a long wandering and eventful journey
a Greek epic poem (attributed to Homer) describing the journey of Odysseus after the fall of Troy
An extended adventurous voyage
An intellectual or spiritual quest
An epic poem, ascribed to Homer, that describes the journey of Odysseus after the fall of Troy.
Origin: From Ὀδυσσεία.
The Odyssey is one of two major ancient Greek epic poems attributed to Homer. It is, in part, a sequel to the Iliad, the other work ascribed to Homer. The poem is fundamental to the modern Western canon, and is the second oldest extant work of Western literature, the Iliad being the oldest. It is believed to have been composed near the end of the 8th century BC, somewhere in Ionia, the Greek coastal region of Anatolia. The poem mainly centers on the Greek hero Odysseus and his journey home after the fall of Troy. It takes Odysseus ten years to reach Ithaca after the ten-year Trojan War. In his absence, it is assumed he has died, and his wife Penelope and son Telemachus must deal with a group of unruly suitors, the Mnesteres or Proci, who compete for Penelope's hand in marriage. It continues to be read in the Homeric Greek and translated into modern languages around the world. Many scholars believe that the original poem was composed in an oral tradition by an aoidos, perhaps a rhapsode, and was more likely intended to be heard than read. The details of the ancient oral performance, and the story's conversion to a written work inspire continual debate among scholars. The Odyssey was written in a poetic dialect of Greek—a literary amalgam of Aeolic Greek, Ionic Greek, and other Ancient Greek dialects—and comprises 12,110 lines of dactylic hexameter. Among the most noteworthy elements of the text are its non-linear plot, and the influence on events of choices made by women and serfs, besides the actions of fighting men. In the English language as well as many others, the word odyssey has come to refer to an epic voyage.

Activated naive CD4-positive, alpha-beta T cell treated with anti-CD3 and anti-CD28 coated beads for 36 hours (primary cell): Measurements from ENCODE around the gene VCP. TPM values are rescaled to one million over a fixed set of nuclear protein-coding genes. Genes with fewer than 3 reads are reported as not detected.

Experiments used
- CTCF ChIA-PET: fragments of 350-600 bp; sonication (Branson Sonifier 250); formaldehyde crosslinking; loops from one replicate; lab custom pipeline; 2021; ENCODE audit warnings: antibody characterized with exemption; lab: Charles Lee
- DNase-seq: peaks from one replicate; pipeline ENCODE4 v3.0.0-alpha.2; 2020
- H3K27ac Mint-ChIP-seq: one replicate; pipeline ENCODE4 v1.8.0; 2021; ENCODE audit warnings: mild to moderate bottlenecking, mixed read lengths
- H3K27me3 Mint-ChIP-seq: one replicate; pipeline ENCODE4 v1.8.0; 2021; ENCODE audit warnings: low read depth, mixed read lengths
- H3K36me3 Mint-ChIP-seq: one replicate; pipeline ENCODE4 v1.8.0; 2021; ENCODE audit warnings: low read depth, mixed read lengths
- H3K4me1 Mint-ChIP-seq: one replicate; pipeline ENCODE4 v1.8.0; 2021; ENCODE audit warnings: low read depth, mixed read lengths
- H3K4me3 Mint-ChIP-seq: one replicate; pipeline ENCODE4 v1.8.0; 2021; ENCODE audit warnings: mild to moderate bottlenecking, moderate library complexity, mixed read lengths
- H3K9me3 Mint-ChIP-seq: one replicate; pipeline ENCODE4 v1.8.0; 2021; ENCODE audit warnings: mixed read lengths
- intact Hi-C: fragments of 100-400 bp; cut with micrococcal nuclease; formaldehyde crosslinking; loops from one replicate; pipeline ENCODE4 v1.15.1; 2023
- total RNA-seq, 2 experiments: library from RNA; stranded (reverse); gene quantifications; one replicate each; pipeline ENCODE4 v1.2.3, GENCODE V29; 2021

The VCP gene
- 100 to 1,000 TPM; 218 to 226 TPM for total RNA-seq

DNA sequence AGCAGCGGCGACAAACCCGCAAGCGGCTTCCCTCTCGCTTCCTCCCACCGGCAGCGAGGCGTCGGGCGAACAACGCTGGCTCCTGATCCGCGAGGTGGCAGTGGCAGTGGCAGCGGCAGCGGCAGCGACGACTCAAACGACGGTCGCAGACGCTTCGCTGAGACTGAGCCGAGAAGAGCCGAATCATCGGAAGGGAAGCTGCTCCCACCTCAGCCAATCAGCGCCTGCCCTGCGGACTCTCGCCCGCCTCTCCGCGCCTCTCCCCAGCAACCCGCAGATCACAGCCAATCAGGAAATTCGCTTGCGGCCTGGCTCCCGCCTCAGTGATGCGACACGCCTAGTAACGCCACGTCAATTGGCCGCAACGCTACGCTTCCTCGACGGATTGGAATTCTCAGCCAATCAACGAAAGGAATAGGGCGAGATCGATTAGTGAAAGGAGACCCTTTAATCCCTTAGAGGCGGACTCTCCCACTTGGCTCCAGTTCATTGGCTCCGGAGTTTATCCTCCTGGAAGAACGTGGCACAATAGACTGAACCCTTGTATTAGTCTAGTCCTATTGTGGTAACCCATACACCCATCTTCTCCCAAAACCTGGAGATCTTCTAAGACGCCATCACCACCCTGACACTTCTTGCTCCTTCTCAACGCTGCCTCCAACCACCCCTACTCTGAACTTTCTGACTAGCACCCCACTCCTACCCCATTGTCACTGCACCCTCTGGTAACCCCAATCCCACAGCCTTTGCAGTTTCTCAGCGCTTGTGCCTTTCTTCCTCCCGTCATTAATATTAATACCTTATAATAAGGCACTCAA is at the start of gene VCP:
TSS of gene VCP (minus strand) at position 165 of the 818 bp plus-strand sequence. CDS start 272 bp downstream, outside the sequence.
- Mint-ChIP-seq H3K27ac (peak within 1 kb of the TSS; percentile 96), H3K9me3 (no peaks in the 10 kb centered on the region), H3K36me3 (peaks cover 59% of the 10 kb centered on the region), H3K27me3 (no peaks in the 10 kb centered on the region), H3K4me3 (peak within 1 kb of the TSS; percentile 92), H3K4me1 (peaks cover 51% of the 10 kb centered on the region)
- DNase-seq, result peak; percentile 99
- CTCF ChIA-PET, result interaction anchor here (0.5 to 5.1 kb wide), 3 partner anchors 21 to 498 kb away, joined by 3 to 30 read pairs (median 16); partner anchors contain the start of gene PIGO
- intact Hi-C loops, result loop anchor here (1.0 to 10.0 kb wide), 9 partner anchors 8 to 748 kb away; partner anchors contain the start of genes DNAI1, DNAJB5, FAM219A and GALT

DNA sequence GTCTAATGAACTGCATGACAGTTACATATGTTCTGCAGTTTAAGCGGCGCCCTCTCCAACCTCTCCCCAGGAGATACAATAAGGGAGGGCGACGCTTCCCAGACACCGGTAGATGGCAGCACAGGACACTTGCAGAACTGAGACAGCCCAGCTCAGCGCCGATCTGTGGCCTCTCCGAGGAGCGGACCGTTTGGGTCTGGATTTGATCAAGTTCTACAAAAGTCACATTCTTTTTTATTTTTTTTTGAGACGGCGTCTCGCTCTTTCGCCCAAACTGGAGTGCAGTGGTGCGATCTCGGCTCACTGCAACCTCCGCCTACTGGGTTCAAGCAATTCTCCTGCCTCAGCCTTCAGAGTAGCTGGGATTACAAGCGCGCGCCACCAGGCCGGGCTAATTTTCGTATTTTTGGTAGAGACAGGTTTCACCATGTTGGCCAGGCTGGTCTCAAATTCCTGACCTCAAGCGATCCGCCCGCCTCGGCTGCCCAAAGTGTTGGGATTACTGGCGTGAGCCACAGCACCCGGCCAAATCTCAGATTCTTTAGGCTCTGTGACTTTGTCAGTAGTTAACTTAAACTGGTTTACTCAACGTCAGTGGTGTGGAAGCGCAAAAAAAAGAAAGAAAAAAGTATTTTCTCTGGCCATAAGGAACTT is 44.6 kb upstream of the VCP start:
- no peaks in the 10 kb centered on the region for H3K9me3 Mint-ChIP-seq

Chambers 20th Century Dictionary
od′is-si, n. a Greek epic poem, ascribed to Homer, describing the return of the Greeks from the Trojan war, and esp. of Odysseus (Ulysses) to Ithaca after ten years' wanderings.
The Nuttall Encyclopedia
an epic poem by Homer relating the ten years' wanderings of Ulysses (Odysseus) after the fall of Troy, and his return at the end of them to his native kingdom of Ithaca. See Ulysses.
The numerical value of Odyssey in Chaldean Numerology is: 6
The numerical value of Odyssey in Pythagorean Numerology is: 4
Sample Sentences & Example Usage
During any Odyssey follow the theodicy.
Of all things that breathe and move upon the earth, nothing is bred that is weaker than man. Taken from the Odyssey.
You can take us out of Arcadia, but you cannot take Arcadia out of us." Nicholas D. Kokonis, psychologist and author of Arcadia, My Arcadia and Out of Arcadia: The American Odyssey of Angelo Vlahos
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Translations for Odyssey
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